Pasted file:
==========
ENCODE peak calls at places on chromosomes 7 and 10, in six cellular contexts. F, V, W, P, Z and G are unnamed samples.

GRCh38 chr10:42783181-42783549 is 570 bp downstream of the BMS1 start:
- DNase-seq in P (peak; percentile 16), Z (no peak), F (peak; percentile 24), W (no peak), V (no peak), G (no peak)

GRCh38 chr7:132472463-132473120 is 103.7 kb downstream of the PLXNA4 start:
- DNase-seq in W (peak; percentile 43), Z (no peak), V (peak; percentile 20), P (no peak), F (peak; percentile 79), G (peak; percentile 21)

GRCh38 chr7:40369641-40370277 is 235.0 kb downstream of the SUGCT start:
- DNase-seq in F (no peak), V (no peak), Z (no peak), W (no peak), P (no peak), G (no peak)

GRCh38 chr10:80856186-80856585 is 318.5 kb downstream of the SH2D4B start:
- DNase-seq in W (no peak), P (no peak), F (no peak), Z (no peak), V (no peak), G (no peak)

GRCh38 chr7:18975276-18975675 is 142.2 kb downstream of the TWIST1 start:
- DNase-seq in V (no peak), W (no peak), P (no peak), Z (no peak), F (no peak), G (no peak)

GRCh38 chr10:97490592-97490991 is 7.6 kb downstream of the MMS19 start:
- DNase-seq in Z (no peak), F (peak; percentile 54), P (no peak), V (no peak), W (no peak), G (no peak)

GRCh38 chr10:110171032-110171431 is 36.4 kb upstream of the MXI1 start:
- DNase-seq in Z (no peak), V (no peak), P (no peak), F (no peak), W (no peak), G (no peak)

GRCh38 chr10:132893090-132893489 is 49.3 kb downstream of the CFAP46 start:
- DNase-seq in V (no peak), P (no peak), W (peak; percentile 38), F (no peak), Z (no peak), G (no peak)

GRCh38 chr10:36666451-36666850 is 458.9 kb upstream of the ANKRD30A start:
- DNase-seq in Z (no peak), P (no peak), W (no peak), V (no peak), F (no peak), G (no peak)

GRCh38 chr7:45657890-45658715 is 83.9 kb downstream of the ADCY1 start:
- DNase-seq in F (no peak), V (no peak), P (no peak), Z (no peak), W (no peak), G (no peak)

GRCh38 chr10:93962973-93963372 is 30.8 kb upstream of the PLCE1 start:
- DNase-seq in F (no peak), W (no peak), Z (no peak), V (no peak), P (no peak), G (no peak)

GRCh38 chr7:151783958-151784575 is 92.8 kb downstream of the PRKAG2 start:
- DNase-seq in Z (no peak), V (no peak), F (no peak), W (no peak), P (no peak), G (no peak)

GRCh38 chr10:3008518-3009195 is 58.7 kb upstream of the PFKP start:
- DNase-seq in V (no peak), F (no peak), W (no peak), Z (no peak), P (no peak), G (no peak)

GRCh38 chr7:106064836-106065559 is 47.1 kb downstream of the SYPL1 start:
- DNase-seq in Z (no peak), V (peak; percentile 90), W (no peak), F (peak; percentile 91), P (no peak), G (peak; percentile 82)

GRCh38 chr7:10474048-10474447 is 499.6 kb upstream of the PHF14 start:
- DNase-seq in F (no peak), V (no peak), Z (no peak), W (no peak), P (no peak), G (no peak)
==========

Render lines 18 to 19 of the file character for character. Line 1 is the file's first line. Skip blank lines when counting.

GRCh38 chr10:36666451-36666850 is 458.9 kb upstream of the ANKRD30A start:
- DNase-seq in Z (no peak), P (no peak), W (no peak), V (no peak), F (no peak), G (no peak)